Scientists make Dr. Evil look tame when it comes to creative ways of destroying things. Sharks with lasers on their heads? Meh. Look at the methods section of research papers and you’ll find an enormous variety of elaborate tortures, dressed up in innocent-sounding jargon.
I’ve mentioned it before, but we’ll start with an example I’m most familiar with: the sinister DGT (Diffusive Gradients in Thin films). This has been deceptively termed a ‘passive’ sampling technique, but what you’re about to hear will blow that misconception right out of the water. Let’s take a look at what DGT’s all about.
DGT is a method used to catch chemicals, usually metals, from water. The aim is to find out how many, and what kinds, of metals are present. Making the device starts with taking a hacksaw to some innocent plastic pipe, leaving a mess of torn scraps on the floor. The severed pipes have a piston smashed onto them with a hammer, then the trap is laid – the resin gel.
This gel is made of the neurotoxic carcinogen acrylamide. Inside the gel are tiny beads of Chelex-100; imagine a miniscule football covered in mousetraps, just waiting for unsuspecting metal ions to brush into them so they can snap shut.
You might think it sounds harsh so far, but we’ve only just gotten started. The devices are dropped into a waterway in a cage: that’s right, they’re so dangerous they need to be put in a cage. Of course, the official line is that the cage is to stop the devices from being interfered with, but we all know the truth. It’s to stop them escaping. After a time, ranging from hours to days, they’re gingerly retrieved, having trapped a payload of metals from the water. The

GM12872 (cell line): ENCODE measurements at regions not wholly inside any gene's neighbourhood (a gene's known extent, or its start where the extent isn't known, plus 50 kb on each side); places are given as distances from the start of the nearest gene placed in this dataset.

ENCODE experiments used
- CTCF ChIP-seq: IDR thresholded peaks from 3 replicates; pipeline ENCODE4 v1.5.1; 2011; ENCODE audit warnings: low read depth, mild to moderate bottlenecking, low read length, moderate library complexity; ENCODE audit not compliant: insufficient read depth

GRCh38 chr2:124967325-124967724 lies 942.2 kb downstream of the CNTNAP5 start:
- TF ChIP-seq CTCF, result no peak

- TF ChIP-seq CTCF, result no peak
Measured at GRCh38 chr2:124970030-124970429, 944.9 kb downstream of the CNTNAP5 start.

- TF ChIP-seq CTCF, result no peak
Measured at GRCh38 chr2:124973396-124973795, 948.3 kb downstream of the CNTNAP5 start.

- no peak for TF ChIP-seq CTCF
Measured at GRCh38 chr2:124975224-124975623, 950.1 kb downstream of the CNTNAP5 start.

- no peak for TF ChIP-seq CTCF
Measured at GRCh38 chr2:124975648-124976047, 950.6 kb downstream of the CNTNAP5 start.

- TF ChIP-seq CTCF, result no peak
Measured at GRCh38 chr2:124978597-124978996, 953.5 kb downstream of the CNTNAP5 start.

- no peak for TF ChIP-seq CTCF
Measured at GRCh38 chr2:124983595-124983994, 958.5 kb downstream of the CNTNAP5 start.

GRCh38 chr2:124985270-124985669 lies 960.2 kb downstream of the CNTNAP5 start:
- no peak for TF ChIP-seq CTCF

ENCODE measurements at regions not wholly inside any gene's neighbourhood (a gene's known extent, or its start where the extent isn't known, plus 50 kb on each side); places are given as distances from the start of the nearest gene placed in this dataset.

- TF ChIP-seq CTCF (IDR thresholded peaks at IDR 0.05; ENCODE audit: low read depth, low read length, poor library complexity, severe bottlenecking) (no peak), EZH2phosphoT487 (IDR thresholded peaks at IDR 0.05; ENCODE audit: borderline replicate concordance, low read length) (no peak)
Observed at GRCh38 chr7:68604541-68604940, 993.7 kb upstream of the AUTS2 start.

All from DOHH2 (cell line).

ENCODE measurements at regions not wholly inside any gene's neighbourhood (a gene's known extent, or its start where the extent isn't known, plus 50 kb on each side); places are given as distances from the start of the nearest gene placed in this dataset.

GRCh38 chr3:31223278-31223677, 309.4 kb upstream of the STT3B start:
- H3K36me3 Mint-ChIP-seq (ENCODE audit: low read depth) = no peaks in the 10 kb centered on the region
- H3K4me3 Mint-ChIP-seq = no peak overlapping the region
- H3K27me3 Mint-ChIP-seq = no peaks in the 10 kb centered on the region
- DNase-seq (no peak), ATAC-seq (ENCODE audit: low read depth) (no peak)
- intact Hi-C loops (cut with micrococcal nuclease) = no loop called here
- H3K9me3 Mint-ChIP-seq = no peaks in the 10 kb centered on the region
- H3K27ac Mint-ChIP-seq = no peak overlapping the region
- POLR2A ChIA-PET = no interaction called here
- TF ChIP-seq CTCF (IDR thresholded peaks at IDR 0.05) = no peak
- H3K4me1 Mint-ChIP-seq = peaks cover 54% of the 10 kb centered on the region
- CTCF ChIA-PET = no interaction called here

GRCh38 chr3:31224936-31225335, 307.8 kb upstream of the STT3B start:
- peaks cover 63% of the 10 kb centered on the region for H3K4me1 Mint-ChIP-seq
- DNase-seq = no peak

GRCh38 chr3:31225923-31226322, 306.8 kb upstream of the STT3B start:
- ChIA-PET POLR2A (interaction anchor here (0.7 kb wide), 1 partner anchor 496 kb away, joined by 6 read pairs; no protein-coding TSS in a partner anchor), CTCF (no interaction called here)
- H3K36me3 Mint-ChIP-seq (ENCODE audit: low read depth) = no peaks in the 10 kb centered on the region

evil geniuses scientists take them back to the lab. That’s when the real terror begins.
The DGT devices are pried apart with a screwdriver and the gels, full of the trapped metals, are dropped into tubes of nitric acid. This searing solution tears the metals off the Chelex traps, leaving them suspended in a pool of acid. Small samples are drawn off the acid pool, and prepared for the final, fatal phase. (Put on your Dr Evil voice here) Activate the ICP-MS.
If you’ve eaten recently, you might want to stop reading now. The poor little metal atoms, having been trapped from their natural environment and doused in acid, are sucked up into a tube and sprayed in vapour form to the hellish ‘quartz torches’. A flow of argon, combined with a spark, creates a fireball between the torches. It’s not just any fireball: it’s around 10 000 degrees Celsius, hotter than the surface of the sun.
The metals don’t know what hits them. They are burned thoroughly, usually having some of their precious electrons torn from their grasp. The ICP (Inductively Coupled Plasma) machine counts them after they’ve been torched, after which the charred remains are unceremoniously dumped into a waste container and forgotten.
And then the scientist gets a number in a spreadsheet.
Why do they do it? Well, in this particular study, the team were testing to see if DGT metal trap devices can be used to study environmental processes, like tidal cycles, in estuaries. These important environments, where rivers meet the sea, are notoriously complicated because of how many factors affect their chemistry over the course of hours, days and months. The DGT method, which operates over a longer time period, proved to be a useful alternative to normal sampling methods, which only take a snapshot of the conditions at one time point.
I still don’t think it’s an excuse.
Dunn, R., Teasdale, P., Warnken, J., & Schleich, R. (2003). Evaluation of the Diffusive Gradient in a Thin Film Technique for Monitoring Trace Metal Concentrations in Estuarine Waters Environmental Science & Technology, 37 (12), 2794-2800 DOI: 10.1021/es026425y